US Sales by Genre

Data for chart compiled from Statista.com

 

Over the past few years, the only genre that saw a general increase in sales is rap. While there are a lot of factors playing into the overall decline in music industry sales (streaming, less interest in physical product, piracy, boredom) we really can't ignore the fact that maybe the industry is producing product nobody really wants. It's easy for the music industry to blame everyone else for their problems because it keeps the powers that be from having to take a long hard look at the mirrors in their collective executive washrooms, but I would suggest maybe they take stock in their product offerings and business model before they blame us for their problems. 

 

Lincoln Blackwood

Do you remember the 2002 Lincoln Blackwood Pickup Truck? Of course you don't, at $52,000 it was a lame excuse for a truck and an ugly car, so this horrible product that nobody wanted was only produced for one year.

 

Right now, in what was once known as popular music but is now more correctly referred to as corporate music, there are two supergenres: corporate rap and corporate country (derisively referred to as bro-country).

 

Back when I was hip and up on things like current culture, I always looked forward to when our moms would start copping our clothing and music, because then I knew it was time for a new movement to break out. (Dads are generally too annoyed to cop our styles and our songs overtly – they do it clandestinely, like when they're driving you and your friends to the movies)

 

Now the Today Show, and every other corporate entity chasing after every mom's expendable cash, is pushing homogenized rap and bro-country down our throats under the guise of full-package entertainment. Have you ever noticed how completely similar every single corporate artist's stage show is anymore?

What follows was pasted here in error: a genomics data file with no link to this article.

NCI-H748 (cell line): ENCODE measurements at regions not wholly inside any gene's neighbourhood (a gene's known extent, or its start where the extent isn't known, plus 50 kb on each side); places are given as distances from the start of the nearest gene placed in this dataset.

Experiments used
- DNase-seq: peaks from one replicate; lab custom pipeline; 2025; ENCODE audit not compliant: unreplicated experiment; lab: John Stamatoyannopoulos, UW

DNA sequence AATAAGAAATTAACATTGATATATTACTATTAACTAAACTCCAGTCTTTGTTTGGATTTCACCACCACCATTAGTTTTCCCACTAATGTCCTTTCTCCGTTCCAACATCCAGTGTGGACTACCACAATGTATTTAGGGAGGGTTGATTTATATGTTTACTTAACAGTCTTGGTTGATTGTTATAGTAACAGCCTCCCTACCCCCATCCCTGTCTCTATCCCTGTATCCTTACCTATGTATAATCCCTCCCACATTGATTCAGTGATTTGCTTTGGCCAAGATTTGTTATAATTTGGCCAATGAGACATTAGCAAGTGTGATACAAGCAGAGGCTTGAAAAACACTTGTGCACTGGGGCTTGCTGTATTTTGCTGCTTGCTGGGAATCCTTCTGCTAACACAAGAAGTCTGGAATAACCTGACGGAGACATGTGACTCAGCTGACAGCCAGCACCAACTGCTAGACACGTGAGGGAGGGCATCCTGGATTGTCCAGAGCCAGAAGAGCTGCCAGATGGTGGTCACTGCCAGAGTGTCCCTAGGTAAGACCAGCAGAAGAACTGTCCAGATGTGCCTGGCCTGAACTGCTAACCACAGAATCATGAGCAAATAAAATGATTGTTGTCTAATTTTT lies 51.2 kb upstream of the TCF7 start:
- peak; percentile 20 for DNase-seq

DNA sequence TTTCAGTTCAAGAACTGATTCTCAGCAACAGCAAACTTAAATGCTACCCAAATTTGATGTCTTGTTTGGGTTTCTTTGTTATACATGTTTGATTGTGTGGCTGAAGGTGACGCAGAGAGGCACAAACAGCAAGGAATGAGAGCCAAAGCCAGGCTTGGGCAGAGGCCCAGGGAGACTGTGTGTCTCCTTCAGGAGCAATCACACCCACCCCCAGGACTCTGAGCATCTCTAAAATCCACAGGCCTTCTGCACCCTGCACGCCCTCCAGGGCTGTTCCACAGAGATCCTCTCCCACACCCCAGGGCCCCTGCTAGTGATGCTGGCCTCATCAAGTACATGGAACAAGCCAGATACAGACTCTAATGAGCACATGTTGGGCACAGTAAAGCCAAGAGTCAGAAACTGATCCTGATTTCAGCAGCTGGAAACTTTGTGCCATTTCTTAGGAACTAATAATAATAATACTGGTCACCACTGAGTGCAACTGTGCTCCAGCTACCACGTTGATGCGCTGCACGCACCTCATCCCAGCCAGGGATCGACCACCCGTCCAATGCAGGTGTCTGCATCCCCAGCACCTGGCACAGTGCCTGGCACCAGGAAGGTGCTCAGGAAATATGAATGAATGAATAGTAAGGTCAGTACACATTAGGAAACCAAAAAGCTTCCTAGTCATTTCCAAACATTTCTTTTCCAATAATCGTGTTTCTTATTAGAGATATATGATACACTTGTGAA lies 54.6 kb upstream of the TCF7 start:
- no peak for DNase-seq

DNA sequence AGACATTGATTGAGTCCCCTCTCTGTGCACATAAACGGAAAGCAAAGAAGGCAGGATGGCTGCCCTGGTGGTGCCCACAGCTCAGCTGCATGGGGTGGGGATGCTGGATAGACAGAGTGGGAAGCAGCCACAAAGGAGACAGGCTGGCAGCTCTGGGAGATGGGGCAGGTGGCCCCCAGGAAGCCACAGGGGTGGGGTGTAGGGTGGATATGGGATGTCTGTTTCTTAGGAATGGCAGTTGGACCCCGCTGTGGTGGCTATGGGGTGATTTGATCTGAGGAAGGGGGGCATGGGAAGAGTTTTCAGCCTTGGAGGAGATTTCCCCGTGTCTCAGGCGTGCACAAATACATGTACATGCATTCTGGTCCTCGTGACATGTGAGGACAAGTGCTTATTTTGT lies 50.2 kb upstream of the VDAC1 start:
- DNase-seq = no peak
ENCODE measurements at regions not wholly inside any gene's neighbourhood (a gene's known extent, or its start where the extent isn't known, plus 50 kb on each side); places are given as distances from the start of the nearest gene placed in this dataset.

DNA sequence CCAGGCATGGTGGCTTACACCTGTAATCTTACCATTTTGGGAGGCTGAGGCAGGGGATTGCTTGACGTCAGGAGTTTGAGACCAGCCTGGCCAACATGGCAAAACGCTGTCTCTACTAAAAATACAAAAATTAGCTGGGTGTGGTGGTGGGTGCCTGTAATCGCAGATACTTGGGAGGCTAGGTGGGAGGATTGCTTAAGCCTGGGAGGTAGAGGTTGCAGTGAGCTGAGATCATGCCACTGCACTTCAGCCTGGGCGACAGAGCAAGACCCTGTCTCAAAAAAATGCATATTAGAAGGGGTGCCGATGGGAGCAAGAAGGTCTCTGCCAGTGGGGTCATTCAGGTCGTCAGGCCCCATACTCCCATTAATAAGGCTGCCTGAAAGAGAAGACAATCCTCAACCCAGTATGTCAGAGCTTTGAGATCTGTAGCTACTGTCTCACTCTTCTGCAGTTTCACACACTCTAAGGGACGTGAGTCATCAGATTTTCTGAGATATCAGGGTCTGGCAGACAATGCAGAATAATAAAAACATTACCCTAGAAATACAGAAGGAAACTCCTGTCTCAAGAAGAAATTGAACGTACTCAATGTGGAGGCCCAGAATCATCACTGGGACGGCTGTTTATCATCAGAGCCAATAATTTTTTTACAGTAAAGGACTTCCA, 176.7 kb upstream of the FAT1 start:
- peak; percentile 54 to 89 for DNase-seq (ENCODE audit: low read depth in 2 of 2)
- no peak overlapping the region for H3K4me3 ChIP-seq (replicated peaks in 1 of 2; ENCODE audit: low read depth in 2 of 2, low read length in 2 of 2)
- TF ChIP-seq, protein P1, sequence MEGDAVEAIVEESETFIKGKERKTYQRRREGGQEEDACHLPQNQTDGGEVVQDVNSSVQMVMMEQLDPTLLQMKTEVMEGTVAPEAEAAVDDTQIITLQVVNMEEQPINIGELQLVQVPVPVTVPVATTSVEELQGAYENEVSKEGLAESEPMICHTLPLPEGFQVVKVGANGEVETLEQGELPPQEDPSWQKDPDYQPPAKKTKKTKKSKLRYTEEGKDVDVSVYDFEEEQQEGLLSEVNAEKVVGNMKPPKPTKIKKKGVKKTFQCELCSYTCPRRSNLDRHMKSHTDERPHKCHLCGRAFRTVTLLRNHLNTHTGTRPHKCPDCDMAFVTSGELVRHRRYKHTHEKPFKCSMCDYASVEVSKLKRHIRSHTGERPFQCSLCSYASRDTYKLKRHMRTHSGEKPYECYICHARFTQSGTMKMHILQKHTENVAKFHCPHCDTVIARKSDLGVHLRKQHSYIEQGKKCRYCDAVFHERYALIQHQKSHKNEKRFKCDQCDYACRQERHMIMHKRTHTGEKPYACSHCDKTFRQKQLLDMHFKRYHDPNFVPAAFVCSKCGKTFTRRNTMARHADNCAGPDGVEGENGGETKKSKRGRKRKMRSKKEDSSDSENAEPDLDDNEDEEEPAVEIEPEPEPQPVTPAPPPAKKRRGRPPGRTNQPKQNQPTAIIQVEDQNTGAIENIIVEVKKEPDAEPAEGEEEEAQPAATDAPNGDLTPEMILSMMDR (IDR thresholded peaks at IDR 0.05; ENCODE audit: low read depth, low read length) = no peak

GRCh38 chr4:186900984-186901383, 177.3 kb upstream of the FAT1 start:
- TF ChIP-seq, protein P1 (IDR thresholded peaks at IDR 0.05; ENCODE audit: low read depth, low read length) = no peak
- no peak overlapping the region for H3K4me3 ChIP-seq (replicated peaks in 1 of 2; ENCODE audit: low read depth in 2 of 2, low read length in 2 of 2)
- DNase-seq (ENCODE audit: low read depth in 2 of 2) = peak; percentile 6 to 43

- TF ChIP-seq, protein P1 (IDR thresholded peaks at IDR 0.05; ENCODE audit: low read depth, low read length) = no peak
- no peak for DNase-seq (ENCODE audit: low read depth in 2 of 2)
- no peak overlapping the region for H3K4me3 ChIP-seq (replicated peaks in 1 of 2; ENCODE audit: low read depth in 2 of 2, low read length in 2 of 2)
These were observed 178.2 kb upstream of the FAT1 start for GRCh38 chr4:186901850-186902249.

• • Overly synchronized dancers that are trying to be sexy but are really just boring
  • • A long-haired, grungy guitar player with lots of hip tattoos
  • • Costumes
  • • A smirky drummer
  • • Everybody plays at least two measures on some giant drum just before the hook

 

We are fast approaching a time when every song will have the following:

  • • A heavy kick drum and synthesized bass line with a snare that falls only on 2 and 4
  • • Droning instrumentation with very few (if any) chord changes
  • • A hook that can be shouted at high-volume by drunken concert-goers and is sung by a "crossover" artist who supplies a loop of his or her voice
  • • A rap section
  • • Upwards of thirty people all banging on large drums while swaying back and forth and looking dreamy

 

There you have it. I have just written and arranged every popular song for the next three years. Welcome back to 1963, now if we could just fast-forward from there...

 

The Microgenre, Or What We Used To Call "Music" 

In the past three years I have spent a lot of time (14 trips) traveling between New Jersey and Nashville. This has done three things for me: a) broaden my current musical horizon, and b) remind me how much I despise bro-country and the pre-packaged whiskey drinkin', joint tokin', women who compete with them (aka Corporate Country), and 3) helped me memorize the location of every Cracker Barrel between Carlisle, PA, and Lebanon, TN.

 

You might say that eating and fueling up on the current Great American Road Trip is a monogenre of indistinct, overly starchy food, interspersed with the occasional Flying J or Sheetz. At least in New Jersey we have Wawa where the help is rude, the gas is pumped for you, and the Shorties are delicious. But alas, Wawa is expanding nationwide. You might say that the peculiarly regional microgenre of the rude employee and the Shortie is becoming a monogenre of boring and annoying travel experience.

 

I've Been Prattling On About the Corporatization of Anything and the Decline of Everything, So Where's the Good News?